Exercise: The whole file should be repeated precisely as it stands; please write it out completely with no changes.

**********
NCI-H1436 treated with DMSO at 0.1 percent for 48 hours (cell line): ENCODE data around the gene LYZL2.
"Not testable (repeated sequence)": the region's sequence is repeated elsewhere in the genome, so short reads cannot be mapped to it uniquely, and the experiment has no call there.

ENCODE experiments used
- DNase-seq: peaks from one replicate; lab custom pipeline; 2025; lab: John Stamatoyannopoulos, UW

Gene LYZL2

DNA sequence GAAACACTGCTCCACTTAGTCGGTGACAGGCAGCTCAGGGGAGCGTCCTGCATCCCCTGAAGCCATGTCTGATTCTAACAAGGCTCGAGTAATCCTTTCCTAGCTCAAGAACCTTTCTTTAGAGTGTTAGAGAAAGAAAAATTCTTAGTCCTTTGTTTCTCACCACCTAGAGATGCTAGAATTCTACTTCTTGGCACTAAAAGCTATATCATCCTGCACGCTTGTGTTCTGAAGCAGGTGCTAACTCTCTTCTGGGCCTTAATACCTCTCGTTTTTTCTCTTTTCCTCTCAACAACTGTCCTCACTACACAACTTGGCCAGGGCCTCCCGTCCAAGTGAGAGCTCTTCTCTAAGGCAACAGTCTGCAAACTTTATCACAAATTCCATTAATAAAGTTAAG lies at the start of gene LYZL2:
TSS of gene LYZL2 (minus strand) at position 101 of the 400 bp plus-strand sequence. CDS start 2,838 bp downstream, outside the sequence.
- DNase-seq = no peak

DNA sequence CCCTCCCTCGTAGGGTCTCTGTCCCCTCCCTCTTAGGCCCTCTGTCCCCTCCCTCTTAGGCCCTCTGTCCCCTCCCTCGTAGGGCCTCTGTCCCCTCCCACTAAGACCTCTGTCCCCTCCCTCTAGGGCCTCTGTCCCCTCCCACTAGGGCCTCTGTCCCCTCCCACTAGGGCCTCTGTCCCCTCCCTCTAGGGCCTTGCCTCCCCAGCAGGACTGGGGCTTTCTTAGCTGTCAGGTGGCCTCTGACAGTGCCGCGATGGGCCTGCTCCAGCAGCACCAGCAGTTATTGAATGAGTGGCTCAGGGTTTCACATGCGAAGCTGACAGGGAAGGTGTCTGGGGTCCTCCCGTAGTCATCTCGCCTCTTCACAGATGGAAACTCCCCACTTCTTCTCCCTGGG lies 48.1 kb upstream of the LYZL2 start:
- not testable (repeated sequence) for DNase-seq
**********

NCI-H1436 treated with DMSO at 0.1 percent for 48 hours (cell line): ENCODE data around the gene LYZL2.
"Not testable (repeated sequence)": the region's sequence is repeated elsewhere in the genome, so short reads cannot be mapped to it uniquely, and the experiment has no call there.

ENCODE experiments used
- DNase-seq: peaks from one replicate; lab custom pipeline; 2025; lab: John Stamatoyannopoulos, UW

Gene LYZL2

DNA sequence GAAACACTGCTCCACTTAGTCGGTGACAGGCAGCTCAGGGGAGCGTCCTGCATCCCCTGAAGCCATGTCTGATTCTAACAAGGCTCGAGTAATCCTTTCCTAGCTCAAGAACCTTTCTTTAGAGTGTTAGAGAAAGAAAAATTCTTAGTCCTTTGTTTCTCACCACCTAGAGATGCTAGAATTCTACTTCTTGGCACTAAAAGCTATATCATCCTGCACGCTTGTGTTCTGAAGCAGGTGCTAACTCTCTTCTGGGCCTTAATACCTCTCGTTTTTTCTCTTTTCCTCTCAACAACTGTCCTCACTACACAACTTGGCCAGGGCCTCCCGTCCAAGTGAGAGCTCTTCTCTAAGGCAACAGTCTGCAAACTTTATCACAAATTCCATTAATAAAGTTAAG lies at the start of gene LYZL2:
TSS of gene LYZL2 (minus strand) at position 101 of the 400 bp plus-strand sequence. CDS start 2,838 bp downstream, outside the sequence.
- DNase-seq = no peak

DNA sequence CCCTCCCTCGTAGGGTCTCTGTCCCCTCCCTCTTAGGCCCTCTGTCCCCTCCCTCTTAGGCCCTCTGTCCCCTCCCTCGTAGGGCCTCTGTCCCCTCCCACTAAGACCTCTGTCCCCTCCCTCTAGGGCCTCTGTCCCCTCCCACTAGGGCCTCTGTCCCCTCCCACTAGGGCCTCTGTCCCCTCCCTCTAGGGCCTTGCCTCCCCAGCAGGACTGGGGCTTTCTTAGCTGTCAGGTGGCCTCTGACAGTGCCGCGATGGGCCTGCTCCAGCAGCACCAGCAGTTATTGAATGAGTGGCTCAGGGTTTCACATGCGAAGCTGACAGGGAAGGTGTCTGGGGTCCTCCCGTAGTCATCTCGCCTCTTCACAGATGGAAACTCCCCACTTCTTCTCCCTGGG lies 48.1 kb upstream of the LYZL2 start:
- not testable (repeated sequence) for DNase-seq